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Help please

Hi guys
I am totally new to gardening and any help you could give me would be really appreciated.
I want to grow some fruit and veg in my garden but it has been neglected for years. Some parts are dry and cracked, other parts have dandelions and grass growing in them. 
I started digging the grass and dandelions out but the roots are really deep in the soil.
Is there any way I can remove the weeds and be able to grow fruit and veg?
Thank you for any help you can give

Posts

  • AnniDAnniD South West UKPosts: 11,021
    Welcome to the forum  :)
    My personal advice would be to keep on with the digging (it's good exercise at the moment ! )
    You could use weedkiller if you had any, but in order to plant vegetables ground preparation is important,  and digging it over and removing as many weeds as you can is the best way to start.
    Giving them a good start pays dividends in the long run. 

  • Thank you for your advice ☺️ I did consider weed killer for the really imbedded roots.
    so if there are roots still left when I’ve dug the garden over will it affect any seeds I plant?
    thanks again
  • herbaceousherbaceous OxfordshirePosts: 2,313
    Not to be too negative @aj_shepherd you will be digging out weeds for some years yet, doesn't mean you can't grow veg in the meantime. My Dad used to say growing your own food is all about P's - persistence, planting and patience and I still have his voice in my head as each year I dig out the wind blown dandelions.

    On the plus side it gets easier each year so yes, welcome and good luck  :)
    "The trouble with having an open mind, of course, is that people will insist on coming along and trying to put things in it."  Sir Terry Pratchett
  • Thanks for your comment @herbaceous. I will remember your dads advice when I’m out digging!
  • AnniDAnniD South West UKPosts: 11,021
  • AnniD said:
    Thanks for the article...really useful stuff 
  • GemmaJFGemmaJF Posts: 2,286
    edited April 2020
    Lazy gardener alert. Smoother it all with black plastic, everything will die off eventually if it has no water or light. It will literally kill itself in the process of trying to find them. Then rotavate it. I had huge 6 ft mallows, thistles and god knows what when I started my veg plot. No way on earth they could be dug out in heavy soil that would not separate from the plants.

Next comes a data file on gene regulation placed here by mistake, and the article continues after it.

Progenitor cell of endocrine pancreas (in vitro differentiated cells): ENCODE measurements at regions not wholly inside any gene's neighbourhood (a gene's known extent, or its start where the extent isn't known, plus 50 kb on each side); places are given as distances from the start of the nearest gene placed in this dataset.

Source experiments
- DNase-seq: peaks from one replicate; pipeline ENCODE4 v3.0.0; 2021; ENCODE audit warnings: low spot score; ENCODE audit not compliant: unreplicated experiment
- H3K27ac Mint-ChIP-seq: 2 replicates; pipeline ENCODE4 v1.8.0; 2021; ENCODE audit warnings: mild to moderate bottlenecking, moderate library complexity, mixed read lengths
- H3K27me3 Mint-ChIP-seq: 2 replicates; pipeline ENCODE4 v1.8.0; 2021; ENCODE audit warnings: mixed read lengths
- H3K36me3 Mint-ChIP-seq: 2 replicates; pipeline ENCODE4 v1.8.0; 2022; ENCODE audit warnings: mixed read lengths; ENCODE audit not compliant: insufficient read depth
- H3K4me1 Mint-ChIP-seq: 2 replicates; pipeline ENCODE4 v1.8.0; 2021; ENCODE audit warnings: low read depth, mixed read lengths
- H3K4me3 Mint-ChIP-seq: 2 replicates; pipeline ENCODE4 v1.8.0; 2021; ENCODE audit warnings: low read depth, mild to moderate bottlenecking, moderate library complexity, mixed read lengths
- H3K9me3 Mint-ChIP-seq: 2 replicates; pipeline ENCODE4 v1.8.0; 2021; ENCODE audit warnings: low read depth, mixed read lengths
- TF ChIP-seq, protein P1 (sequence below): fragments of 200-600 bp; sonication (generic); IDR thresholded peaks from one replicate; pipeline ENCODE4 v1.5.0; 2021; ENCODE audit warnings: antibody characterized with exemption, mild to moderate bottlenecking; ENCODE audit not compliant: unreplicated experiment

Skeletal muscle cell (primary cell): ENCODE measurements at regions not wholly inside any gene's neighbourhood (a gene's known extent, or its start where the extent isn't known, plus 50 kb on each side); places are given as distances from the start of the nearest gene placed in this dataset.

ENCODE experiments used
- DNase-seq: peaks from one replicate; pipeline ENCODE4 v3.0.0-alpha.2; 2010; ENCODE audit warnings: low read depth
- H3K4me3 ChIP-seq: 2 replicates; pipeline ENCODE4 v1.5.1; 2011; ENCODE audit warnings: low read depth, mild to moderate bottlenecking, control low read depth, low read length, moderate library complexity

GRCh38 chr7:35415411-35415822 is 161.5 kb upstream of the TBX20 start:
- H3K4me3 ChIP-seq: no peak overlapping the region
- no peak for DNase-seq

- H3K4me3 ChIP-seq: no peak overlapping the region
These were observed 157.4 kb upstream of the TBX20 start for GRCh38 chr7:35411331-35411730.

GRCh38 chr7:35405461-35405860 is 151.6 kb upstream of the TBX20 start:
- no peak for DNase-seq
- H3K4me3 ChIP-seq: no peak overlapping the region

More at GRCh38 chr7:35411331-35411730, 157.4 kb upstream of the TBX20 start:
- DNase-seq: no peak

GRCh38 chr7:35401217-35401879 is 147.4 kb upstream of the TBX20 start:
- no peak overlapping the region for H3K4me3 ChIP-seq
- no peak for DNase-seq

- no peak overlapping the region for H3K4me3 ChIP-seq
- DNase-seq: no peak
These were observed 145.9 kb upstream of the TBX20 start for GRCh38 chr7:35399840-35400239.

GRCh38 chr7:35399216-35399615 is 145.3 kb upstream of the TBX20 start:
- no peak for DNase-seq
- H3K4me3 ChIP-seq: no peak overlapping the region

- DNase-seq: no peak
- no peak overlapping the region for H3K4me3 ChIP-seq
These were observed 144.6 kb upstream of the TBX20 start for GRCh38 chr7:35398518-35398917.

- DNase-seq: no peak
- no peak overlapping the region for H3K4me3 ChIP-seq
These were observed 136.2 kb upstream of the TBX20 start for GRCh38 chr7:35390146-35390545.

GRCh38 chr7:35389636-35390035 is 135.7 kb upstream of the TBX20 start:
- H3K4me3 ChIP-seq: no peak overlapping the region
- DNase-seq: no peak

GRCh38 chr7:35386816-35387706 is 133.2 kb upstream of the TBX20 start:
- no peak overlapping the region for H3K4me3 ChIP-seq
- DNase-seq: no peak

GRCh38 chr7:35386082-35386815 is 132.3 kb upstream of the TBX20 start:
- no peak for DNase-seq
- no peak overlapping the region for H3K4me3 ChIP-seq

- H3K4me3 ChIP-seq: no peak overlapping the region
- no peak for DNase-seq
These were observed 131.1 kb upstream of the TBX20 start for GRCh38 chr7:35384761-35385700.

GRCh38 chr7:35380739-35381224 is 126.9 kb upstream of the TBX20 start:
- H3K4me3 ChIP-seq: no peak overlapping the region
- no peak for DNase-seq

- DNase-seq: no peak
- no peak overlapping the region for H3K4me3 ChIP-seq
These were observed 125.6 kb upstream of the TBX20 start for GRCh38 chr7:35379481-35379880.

Or you could go really modern, with no dig, smother it all with cardboard. Make your veg beds on top out of brought in compost piled on the cardboard as beds. Make paths between out of wood chips. This is a massively productive modern approach and can be applied directly over an old lawn. (Check out Charles Dowding on the internet for more information)

    So that gives a couple of alternatives, though of course if you can dig out what you can, do.

    I couldn't get much out of the clay here without breaking the ground in the first place, so black plastic sheet and rotavating worked well for me.
  • GemmaJF said:
    Lazy gardener alert. Smoother it all with black plastic, everything will die off eventually if it has no water or light. It will literally kill itself in the process of trying to find them. Then rotavate it. I had huge 6 ft mallows, thistles and god knows what when I started my veg plot. No way on earth they could be dug out in heavy soil that would not separate from the plants.

    Or you could go really modern, with no dig, smother it all with cardboard. Make your veg beds on top out of brought in compost piled on the cardboard as beds. Make paths between out of wood chips. This is a massively productive modern approach and can be applied directly over an old lawn. (Check out Charles Dowding on the internet for more information)

    So that gives a couple of alternatives, though of course if you can dig out what you can, do.

    I couldn't get much out of the clay here without breaking the ground in the first place, so black plastic sheet and rotavating worked well for me.
    Nice, some really useful tips. I’ve just spent another hour digging and getting nowhere! There’s some ivy or bush on the wall and I think that’s found it’s way into the soil :/ 
    i like the cardboard idea, love environmentally friendly stuff and it does seem like an easier option.
    many thanks
  • ObelixxObelixx Vendée, Western FrancePosts: 28,587
    Before you go down the cardboard root cut out as many of those visible woody roots as possible and then water liberally as covering with cardboard and compost will lock in dryness.   Make sure you remove all tape and staples form the cardboard too and then water that as well before covering with compost.  This will help it soften for when your new veg plants start putting down roots that want go deeper than the compost.
    "We don't stop playing because we grow old; we grow old because we stop playing." - George Bernard Shaw
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